My Thoughts:
Like many mystery lovers, my introduction to Victorian England was through the Sherlock Holmes mysteries. While Kyra Gregory’s novel Secrets Clad in Light doesn’t feature any detectives at all, she’s captured an underside of London that Holmes and his Baker Street irregulars would find familiar. Add to the general mood a subterranean lair in the sewer tunnels and, later, and abandoned bakery turned into a home, and the vivid descriptions will have you (at least at times) wishing for a hot shower and a change of clothes.

But a sense of place is only part of a story, and in the other parts – character and plot – Gregory does not disappoint. Her lead character, Henry is complex and three-dimensional. You see his love for Seth, his concern for him, his concern that he is forcing a relationship, or not making the right choices. In the mysterious Mary, part healer, part helpmate, we glimpse the way women of this period were still hobbled by the conventions of society. And then there’s Seth, Henry’s love, who is injured in the first pages of this novel, and remains essentially mute through the end of the book. In other hands, such a character would fade into near-nonexistence, but Gregory uses body language and non-verbal noise to convey his thoughts and feelings, and leaves us with a man who is no less vivid as his speaking associates.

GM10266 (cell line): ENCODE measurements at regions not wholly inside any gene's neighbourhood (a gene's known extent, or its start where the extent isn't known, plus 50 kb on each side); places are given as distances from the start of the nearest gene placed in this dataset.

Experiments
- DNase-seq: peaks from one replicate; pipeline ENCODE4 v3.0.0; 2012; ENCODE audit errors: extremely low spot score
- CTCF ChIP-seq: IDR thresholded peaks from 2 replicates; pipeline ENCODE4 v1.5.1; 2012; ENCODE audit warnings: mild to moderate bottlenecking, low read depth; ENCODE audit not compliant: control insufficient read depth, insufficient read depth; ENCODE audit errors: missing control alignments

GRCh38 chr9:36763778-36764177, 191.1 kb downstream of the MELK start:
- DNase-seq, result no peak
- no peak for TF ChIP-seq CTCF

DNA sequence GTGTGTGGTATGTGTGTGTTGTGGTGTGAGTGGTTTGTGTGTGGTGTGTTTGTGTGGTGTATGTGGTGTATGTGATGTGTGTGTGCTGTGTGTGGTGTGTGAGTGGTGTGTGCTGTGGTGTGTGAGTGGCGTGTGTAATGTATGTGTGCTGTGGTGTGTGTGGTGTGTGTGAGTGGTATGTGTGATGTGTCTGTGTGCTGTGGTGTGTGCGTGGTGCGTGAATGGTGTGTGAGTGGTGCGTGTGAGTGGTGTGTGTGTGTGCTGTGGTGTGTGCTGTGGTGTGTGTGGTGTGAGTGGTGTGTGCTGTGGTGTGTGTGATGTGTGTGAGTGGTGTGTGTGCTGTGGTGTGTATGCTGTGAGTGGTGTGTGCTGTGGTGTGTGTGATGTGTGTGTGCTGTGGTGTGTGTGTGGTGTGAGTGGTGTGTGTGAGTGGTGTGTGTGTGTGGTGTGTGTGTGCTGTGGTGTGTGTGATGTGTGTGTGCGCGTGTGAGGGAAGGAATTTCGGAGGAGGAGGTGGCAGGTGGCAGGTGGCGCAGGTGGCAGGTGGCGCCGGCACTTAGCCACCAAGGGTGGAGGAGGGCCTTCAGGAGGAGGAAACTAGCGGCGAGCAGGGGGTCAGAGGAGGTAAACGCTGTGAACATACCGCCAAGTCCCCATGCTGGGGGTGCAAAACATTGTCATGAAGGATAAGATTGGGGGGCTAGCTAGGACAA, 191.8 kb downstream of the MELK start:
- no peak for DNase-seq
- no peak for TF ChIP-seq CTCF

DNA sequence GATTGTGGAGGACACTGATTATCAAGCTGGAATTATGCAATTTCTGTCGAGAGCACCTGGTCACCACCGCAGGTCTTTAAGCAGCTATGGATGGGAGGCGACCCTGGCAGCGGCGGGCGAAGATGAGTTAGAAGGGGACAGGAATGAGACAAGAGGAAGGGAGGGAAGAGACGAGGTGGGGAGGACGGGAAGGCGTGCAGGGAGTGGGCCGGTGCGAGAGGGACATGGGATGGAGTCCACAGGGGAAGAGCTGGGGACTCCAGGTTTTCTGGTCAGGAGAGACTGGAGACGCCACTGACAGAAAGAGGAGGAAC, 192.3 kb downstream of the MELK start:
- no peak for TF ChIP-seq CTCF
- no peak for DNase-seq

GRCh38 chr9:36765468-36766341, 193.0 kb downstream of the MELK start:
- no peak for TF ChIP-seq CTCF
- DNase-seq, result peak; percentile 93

Also of note is Gregory’s choice to do a period romance about two men. While the story is, itself, chaste (especially as modern romances go), in the late 19th century, such a relationship was certainly not one that would ever be displayed openly – even if “openly” meant “to other denizens of the sewers.” Still, the book puts plot and setting above social commentary. The lovers happen to both be men, but that relationship serves the story without overpowering it.

It struck me, as I was writing interview questions (check back here on 9/25 for the answers) for the author, that the late 19th century, right at the cusp of electricity obliterating gaslight, was really the last time that people in the modern world could live “off the grid.” I have to wonder if that knowledge inspired the author at all, but whether or not it did, Secrets Clad in Light is eminently readable, and even has a compelling twist ending.

Goes well with a steaming mug of English tea (Darjeeling perhaps?) and a bowl of stew.

Retro Reading: Murder Ink, by Dylis Wynn

Murder Ink
Dylis Wynn

Originally published in 1977, Murder Ink is subtitled “The mystery lover’s companion,” and that description is absolutely adequate, because this book is a collection of essays, reviews, trivia and tidbits all about mystery fiction. Gems include an ad-flyer for the perfect Gothic nightgown, a discussion of pen names, and even one author’s fantasy of dining with Nero Wolfe.